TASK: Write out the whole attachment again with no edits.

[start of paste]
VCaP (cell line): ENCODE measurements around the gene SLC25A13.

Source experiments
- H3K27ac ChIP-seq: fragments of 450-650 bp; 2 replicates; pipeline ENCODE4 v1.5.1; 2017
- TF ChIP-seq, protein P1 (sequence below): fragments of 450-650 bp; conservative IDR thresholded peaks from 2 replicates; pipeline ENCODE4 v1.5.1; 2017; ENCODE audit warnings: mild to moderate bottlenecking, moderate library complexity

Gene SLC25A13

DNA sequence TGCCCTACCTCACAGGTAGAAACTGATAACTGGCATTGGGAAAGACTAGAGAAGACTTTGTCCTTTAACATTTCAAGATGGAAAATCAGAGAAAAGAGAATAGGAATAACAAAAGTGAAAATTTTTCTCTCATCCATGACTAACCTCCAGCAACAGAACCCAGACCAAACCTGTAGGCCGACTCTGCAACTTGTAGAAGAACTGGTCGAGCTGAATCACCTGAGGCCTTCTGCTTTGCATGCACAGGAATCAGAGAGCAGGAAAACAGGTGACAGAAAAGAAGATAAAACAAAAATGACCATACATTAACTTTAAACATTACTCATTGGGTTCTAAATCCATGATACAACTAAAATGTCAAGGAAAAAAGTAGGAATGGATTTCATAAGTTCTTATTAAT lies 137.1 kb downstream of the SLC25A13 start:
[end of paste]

VCaP (cell line): ENCODE measurements around the gene SLC25A13.

Source experiments
- H3K27ac ChIP-seq: fragments of 450-650 bp; 2 replicates; pipeline ENCODE4 v1.5.1; 2017
- TF ChIP-seq, protein P1 (sequence below): fragments of 450-650 bp; conservative IDR thresholded peaks from 2 replicates; pipeline ENCODE4 v1.5.1; 2017; ENCODE audit warnings: mild to moderate bottlenecking, moderate library complexity

Gene SLC25A13

DNA sequence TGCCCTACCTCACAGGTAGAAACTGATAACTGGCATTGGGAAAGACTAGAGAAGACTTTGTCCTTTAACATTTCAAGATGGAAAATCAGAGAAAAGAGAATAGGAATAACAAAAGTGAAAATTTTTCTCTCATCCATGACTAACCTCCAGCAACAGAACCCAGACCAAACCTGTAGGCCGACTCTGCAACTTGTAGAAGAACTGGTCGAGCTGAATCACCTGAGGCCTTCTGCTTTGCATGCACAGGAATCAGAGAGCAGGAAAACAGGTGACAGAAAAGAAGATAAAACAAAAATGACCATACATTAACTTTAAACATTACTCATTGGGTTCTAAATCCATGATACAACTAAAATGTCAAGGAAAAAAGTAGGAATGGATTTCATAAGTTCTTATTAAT lies 137.1 kb downstream of the SLC25A13 start: